The Growing Silence -- Parenting a Tween In All His Glory

The Lujan Loveless Family Circa 2002

God help me, I'm parenting a tween.  

A real-life, walking around biological lab of hormones and feelings and new thoughts and experiences. 

Gavin at his 1st Birthday Luau
Gavin, my 11 year old sixth grader is at the threshold of one of the wildest rides of his life: adolescence. He's taking a "health" class at school where they talk about deodorant and body hair and fallopian tubes.  God help them, as they squirm around in their seats secretly enjoying the feeling of being mature enough to be in a room talking about these bizarrely exciting topics.  

I mean, really?
Gavin is my first born.  He came into this world looking like a tiny Baby Ernie from Sesame Street [Auntie Jessa called him that from the day he was born]. He was a content baby, always going with the flow.  His early years were filled with middle schoolers and high schoolers, summer camps and global experience trips.  He was everyone's favorite toddler.  

Chef Gav

When he became a big brother it was obvious that he is one of the most selfless people I have ever known.  He has made the Littles breakfast most mornings since he was 6 years old.  Pouring cereal into bowls and saying things like, "India, you need to eat all of it!" or "No, Kingston, don't dump it on the floor!", always reminding them to say "please" and "thank you". 

What a guy.  What a gift.  

Some people describe this time as "the middle".  Caught between being a kid and something else that is the teenage years.  And that is very much how it seems, out here on the exterior of his life as I observe this transition into becoming a man. 

A man.

My boy will be a man.  

You know that stinging feeling when tears come from the back of your eyeballs all of a sudden?  Yeah, I have that feeling right now but perhaps for some unexpected reasons.  

You see, my boy - who will always be my G Baby - is in a space that I feel is the equivalent to what some would call Holy Ground.  His hands and feet are growing at the rate of a time-lapse video and he goes trick-or-treating with out me and other grown up stuff like that.  But he is also still the kid that will put down his homework and look across the room and say, "Mom, you okay?  You seem upset." Still the little boy that doesn't mind holding my hand for a few seconds while driving in the car.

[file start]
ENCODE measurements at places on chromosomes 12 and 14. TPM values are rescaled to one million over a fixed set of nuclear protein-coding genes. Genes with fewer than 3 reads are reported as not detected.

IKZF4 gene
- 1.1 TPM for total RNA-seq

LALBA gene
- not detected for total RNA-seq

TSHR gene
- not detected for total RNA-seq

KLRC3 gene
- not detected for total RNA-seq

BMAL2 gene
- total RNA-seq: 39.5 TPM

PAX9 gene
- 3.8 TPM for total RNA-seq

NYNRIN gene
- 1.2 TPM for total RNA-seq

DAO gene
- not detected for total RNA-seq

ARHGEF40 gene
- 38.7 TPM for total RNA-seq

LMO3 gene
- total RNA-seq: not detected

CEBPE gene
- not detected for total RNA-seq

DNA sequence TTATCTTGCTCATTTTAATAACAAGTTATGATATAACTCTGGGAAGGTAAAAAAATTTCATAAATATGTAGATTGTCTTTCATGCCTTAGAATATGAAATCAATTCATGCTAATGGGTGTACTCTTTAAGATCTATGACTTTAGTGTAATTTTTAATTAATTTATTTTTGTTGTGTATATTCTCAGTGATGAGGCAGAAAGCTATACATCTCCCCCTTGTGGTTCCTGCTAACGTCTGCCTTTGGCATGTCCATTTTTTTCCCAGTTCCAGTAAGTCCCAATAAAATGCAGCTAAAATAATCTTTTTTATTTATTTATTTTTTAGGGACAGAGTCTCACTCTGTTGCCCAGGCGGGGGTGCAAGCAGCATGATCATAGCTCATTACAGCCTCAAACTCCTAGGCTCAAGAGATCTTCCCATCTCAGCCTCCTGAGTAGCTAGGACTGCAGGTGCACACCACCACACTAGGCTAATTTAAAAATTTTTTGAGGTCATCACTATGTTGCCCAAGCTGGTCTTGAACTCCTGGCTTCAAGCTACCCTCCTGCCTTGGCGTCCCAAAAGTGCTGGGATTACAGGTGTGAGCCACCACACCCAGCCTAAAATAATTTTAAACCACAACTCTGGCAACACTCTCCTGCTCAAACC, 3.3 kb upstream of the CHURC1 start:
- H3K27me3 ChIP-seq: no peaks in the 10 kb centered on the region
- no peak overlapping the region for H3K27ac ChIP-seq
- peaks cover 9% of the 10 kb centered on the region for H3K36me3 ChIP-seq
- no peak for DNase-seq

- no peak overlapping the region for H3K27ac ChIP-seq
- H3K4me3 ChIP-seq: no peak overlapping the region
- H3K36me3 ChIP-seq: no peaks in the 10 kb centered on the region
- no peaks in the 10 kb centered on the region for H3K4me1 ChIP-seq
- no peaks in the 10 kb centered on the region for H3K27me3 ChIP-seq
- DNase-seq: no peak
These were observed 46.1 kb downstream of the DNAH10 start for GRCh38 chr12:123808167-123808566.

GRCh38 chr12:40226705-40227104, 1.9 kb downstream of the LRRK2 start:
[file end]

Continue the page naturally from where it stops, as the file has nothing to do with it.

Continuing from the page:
And contrary to how it appears that I SHOULD feel about this transition, I am not sad.  Oh no, not sad at all.  And not in the I-can't-wait-to-get-you-all-grown-up-and-outa-my-hair kinda way, either.  No, I'm not sad because I am just so happy for how he is experiencing this time in his life.

At the Biebs Concert, 2013.
It is exhilarating to watch him gain freedom from me, leaving me in quiet, subtle ways, as each child needs to.  As a parent you might not notice it until one day you walk in on them french-kissing their girlfriend or they don't even tear up when you leave them in their dorm room on that afternoon before the first day of freshman year.  

But for me, I'm doing my best to notice it now.  

The letting go.  It happens everyday, in small ways. 

The baby who grew in my body, who lived because of my nourishment, is riding his bike



just to his friends' house down the street, but without parental supervision.  The little toothless boy who never liked to finger-paint because it was too messy is saying words and phrases I don't know because I'm not in his world each day where the vernacular is created. Things like, "Mom, you just got poned!"  Poned?  I can't even begin to know...

4th Grade Honor Student
And for me, yes it is nostalgic and always will be.  But for him it is...exhilarating, dangerous, breath-taking!  To be allowed to become something outside of his mother and father.  To be slowly, gradually unfettered from his mother's arms into a world that is his for the taking.  This is how he is experiencing it and this is how I want to frame it so that I can remember it is not about me.  

There is a growing silence between my first born child and I.  The silence is still small and hasn't taken shape yet.  But it is there, as it should be, taking root in his heart and mind as he shapes his own opinions, feelings and desires.  For the first time in his life, privately owning experiences that are not of my design. 

Taking steps away...2003
Kids might say that parents just don't understand and in some ways that is true. And also very much how it is meant to be. In the cosmic way of life, the child becomes the teacher.  The helpless becomes the helper.  Gavin is helping me let go by taking steps away from me.  But this is just the beginning and the steps are little and he comes back frequently.  Eventually the steps will be bigger until they turn into an all out sprint, away from me, to his life.  

And I couldn't be happier for him.

Halloween 2013

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